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Surveys providing Qld pasture dieback insights

by Beef Central, 14 December 2017
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INVESTIGATIVE works are continuing in an attempt to pinpoint the causes of pasture dieback across parts of northern and central Queensland after the completion of sampling and surveying activities on affected properties.

Buffel grass is one of the species affected by die-back

Early results from surveys suggest an average of about 60 percent of each respondent’s property area is being impacted by dieback.

The surveys also found that dieback is not restricted to any particular country type. This was reflected in what the survey respondents said in terms of the presence or absence of dieback being highly variable on a wide range of soil types and environmental conditions, project managers said.

The surveys so far have not uncovered links between dieback and pasture nutrition.

“The typical description about how the dieback affects plants was broadly similar for all landholders surveyed, who explained that plants first turned yellow and then developed reddish tips before going a grey/black colour,” MLA’s research, development & innovation general manager, Sean Starling said.

“These similar symptoms suggest it is the same phenomenon occurring for each of these landholders,” Mr Starling said.

Survey results have also found landholders were experiencing dieback on multiple pasture species, and incidence was occurring randomly across paddocks.

Investigative work continues into mystery problem

Investigative work is continuing in an attempt to pinpoint the cause of pasture dieback across parts of northern and central Queensland after the completion of sampling and surveying activities on affected properties.

Earlier this year, a broad action plan was launched to map, identify and address pasture dieback across central Queensland in response to increasing producer concern.

Under the approach, a cross-disciplinary team of researchers and technical experts has been assembled, with six commercial companies (including Applied Horticulture Research and Hortus Technical Services) and three research organisations (QDAF, CSU, NSW DPI).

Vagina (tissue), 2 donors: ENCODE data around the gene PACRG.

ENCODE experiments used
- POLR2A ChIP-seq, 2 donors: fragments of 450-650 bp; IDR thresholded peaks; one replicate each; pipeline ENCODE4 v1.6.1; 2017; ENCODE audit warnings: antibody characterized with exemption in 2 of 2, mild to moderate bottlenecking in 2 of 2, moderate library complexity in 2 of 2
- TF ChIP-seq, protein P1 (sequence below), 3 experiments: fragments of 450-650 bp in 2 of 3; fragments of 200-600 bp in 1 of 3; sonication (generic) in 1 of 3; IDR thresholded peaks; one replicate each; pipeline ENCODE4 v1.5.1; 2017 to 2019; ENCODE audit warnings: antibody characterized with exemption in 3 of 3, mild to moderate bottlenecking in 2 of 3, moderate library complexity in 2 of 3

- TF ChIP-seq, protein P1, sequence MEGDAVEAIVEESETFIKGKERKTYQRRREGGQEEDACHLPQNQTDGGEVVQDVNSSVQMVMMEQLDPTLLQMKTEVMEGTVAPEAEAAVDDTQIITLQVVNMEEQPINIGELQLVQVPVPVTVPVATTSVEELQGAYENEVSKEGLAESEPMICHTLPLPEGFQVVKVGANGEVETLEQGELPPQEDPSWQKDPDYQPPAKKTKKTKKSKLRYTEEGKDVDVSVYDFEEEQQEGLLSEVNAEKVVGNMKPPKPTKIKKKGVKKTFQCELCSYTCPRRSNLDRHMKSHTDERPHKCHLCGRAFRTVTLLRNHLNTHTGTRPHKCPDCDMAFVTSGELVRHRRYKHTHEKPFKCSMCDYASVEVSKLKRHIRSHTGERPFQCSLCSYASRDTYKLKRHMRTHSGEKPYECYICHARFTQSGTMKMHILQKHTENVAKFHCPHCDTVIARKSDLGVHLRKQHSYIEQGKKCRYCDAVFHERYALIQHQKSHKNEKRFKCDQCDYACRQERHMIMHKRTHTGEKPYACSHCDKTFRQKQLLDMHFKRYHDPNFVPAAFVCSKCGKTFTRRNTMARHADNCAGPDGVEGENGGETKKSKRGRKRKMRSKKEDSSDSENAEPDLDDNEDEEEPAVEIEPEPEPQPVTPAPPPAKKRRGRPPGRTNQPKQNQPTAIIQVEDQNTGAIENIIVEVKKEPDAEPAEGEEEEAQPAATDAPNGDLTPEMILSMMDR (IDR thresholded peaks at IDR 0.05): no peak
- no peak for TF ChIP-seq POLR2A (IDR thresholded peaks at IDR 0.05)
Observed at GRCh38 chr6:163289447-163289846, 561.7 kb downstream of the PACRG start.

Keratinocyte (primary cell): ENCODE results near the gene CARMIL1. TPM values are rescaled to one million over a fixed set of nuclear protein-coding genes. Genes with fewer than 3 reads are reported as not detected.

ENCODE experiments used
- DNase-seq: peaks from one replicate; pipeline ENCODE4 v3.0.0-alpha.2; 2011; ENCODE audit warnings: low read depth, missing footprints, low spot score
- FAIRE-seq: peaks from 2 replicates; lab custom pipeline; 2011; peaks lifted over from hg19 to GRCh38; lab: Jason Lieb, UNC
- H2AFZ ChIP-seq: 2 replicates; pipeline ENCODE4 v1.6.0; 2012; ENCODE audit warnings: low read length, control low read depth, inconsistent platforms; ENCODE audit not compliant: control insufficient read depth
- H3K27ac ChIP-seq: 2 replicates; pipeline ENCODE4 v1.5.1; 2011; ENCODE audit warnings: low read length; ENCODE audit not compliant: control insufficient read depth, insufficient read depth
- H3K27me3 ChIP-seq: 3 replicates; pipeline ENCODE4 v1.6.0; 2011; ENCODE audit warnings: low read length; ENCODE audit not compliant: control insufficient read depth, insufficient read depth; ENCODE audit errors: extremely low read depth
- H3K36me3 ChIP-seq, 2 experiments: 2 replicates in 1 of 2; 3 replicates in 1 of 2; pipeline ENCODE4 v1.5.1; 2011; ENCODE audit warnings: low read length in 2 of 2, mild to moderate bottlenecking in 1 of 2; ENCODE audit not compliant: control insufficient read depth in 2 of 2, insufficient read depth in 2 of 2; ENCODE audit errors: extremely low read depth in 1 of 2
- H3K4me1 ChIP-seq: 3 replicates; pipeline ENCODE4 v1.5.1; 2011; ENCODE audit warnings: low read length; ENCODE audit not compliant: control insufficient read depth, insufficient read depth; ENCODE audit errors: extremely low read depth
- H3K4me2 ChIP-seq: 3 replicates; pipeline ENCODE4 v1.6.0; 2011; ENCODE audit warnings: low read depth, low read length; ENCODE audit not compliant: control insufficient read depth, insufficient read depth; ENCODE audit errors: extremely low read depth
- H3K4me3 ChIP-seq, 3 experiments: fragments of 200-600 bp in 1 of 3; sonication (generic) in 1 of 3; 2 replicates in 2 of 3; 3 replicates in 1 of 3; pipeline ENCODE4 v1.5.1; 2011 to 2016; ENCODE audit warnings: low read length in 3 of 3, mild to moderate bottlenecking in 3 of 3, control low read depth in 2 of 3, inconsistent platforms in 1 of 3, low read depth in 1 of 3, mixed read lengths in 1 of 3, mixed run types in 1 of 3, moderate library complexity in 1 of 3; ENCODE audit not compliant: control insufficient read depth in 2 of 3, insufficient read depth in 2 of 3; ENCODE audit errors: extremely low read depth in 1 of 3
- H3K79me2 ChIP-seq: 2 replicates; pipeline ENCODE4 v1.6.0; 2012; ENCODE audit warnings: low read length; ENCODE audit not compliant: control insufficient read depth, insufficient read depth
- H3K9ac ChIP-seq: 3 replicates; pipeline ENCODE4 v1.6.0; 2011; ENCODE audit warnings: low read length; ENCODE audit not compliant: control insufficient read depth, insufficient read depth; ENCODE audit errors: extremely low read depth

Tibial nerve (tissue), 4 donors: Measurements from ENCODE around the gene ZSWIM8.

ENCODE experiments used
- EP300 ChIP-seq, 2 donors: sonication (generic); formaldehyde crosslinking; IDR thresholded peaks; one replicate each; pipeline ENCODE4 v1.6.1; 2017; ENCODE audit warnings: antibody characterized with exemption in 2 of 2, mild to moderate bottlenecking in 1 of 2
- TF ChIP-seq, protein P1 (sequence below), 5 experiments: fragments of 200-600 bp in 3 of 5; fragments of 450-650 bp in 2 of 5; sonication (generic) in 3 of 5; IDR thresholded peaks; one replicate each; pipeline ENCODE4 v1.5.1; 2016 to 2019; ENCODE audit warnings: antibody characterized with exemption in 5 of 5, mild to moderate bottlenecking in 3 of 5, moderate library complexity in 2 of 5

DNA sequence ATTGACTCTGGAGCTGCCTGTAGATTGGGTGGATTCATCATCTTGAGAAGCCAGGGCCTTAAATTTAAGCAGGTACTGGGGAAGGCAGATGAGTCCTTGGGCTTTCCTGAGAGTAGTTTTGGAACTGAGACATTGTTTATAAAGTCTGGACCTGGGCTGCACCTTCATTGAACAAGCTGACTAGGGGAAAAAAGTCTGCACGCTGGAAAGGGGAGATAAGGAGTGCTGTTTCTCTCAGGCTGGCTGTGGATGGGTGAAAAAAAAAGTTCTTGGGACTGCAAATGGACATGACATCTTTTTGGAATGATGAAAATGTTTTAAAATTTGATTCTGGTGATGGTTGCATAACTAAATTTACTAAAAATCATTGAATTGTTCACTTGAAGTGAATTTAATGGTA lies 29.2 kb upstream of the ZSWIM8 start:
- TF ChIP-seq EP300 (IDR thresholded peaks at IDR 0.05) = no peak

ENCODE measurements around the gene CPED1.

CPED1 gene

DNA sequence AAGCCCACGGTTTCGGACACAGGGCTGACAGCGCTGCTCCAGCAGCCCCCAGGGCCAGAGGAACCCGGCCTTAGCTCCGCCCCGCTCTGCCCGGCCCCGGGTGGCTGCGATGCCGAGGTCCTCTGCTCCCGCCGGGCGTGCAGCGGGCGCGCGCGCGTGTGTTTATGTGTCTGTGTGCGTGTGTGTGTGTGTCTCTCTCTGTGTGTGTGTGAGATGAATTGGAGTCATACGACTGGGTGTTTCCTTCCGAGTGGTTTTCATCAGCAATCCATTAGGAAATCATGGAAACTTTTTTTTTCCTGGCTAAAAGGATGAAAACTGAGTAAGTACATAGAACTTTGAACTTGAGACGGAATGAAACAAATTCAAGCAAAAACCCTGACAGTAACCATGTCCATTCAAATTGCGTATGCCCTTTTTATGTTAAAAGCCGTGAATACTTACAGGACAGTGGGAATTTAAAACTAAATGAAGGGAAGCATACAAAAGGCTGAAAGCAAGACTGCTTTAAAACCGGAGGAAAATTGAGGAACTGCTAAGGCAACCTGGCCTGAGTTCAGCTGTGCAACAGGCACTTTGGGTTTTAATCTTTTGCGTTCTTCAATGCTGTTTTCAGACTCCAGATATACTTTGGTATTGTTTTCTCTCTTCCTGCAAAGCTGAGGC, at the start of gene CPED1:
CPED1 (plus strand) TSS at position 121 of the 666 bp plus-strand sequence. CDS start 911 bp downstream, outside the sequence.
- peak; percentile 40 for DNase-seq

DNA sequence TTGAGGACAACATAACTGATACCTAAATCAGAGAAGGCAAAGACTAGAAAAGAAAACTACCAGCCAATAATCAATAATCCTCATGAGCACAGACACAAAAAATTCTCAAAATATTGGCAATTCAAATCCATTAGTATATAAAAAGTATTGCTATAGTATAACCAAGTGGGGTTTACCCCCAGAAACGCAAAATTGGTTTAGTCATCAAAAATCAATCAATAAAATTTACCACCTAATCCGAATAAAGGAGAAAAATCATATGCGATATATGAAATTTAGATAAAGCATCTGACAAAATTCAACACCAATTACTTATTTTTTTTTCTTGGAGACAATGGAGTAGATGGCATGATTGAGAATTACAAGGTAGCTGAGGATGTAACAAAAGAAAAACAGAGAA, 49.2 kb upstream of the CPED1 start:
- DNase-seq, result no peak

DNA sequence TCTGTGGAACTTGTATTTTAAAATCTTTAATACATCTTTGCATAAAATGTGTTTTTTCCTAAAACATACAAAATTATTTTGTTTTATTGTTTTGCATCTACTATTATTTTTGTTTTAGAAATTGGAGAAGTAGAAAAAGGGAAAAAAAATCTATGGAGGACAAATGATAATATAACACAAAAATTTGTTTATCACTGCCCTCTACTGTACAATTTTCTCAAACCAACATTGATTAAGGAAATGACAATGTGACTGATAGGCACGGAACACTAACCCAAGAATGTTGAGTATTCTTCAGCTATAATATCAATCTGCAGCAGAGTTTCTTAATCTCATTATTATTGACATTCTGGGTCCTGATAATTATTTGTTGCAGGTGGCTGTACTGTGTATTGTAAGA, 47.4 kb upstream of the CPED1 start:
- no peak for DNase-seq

Technical officers, coordinated by Greg Palmer, have been appointed to consult directly with landholders and collect soil, plant and other samples on properties where dieback is occurring.

In other developments:

  • A group of 86 producers in a “dieback” database are now receiving regular updates
  • 52 producers who have registered their properties now have access to the FarmMap4D satellite mapping service of their properties
  • Soil and plant samples have been collected and analysed from around 30 properties between Rockhampton and Biggenden, with samples being examined for virus and bacteria diagnosis.

Mr Starling said segments are also being cultured in the laboratory for fungi studies, attempting to replicate the disease and cause in a controlled environment to better understand what it is and establish effective control measures.

Intervention strategies

At the same time, trials are about to start investigating a range of intervention strategies with potential to be used by affected growers to manage dieback. These tactics could include burning, slashing, grazing management, application of fungicide and cultivation.

Trials of alternative grass species that may be more resistant to dieback are also planned.

  • Producers affected by dieback can attend forums initiated by AgForce Queensland at Bundaberg on 20 December, Biloela on 21 December and Emerald on 22 December, with registrations via the AgForce Events page (click here to access)
  • MLA is encouraging affected property owners to continue to instigate their own investigative works on-farm, as well as continuing to work with MLA. There is also the potential for collaborative funding assistance via MLA to undertake R&D activities in partnership with producers. Any producer wanting to discuss collaborative opportunities or who suspect they have pasture dieback should get in contact Mr Starling via this email address.

 

Source: MLA



Reader's Comments


Comment
  • Tim Keillor May 8, 2018

    Hi, we are another land owner with this problem (dieback) we have notice it in the neighboring property for quite a while now. But only just recently noticed it in ours after getting our land slashed. Which we didn’t notice it because where it is affecting was behind all the long grass. What is our next step??? If we could be update it would be much appreciated. Cheers Tim and Caroline of cooroy. Qld.

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